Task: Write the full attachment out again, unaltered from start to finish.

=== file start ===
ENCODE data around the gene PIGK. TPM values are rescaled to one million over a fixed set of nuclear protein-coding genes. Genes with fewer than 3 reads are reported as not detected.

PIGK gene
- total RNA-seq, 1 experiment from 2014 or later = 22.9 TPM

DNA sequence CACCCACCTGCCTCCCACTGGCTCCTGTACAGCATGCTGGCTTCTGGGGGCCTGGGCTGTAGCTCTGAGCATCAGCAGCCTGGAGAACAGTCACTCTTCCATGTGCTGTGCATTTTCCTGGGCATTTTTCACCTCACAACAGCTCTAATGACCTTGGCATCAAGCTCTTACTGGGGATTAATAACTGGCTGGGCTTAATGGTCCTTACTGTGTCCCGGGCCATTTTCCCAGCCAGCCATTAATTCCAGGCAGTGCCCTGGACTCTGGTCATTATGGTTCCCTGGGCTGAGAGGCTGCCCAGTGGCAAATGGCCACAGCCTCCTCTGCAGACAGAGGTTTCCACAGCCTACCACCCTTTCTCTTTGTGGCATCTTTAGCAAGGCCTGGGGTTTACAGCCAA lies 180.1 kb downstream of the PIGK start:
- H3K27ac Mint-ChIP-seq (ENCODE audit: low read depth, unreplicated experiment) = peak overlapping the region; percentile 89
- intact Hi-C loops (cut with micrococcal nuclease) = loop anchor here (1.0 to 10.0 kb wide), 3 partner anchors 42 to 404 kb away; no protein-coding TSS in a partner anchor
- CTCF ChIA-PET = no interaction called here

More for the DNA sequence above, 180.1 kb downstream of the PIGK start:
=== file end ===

ENCODE data around the gene PIGK. TPM values are rescaled to one million over a fixed set of nuclear protein-coding genes. Genes with fewer than 3 reads are reported as not detected.

PIGK gene
- total RNA-seq, 1 experiment from 2014 or later = 22.9 TPM

DNA sequence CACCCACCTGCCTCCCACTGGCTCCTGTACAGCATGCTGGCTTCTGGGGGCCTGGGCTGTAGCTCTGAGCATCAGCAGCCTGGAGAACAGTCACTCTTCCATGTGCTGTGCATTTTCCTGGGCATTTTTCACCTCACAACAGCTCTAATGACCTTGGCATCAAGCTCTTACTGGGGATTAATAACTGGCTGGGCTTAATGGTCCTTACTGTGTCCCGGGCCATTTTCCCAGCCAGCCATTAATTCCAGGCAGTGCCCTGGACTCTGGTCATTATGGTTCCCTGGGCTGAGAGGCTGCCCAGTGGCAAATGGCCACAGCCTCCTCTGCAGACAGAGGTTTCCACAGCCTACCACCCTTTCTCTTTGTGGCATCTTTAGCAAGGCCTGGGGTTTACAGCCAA lies 180.1 kb downstream of the PIGK start:
- H3K27ac Mint-ChIP-seq (ENCODE audit: low read depth, unreplicated experiment) = peak overlapping the region; percentile 89
- intact Hi-C loops (cut with micrococcal nuclease) = loop anchor here (1.0 to 10.0 kb wide), 3 partner anchors 42 to 404 kb away; no protein-coding TSS in a partner anchor
- CTCF ChIA-PET = no interaction called here

More for the DNA sequence above, 180.1 kb downstream of the PIGK start: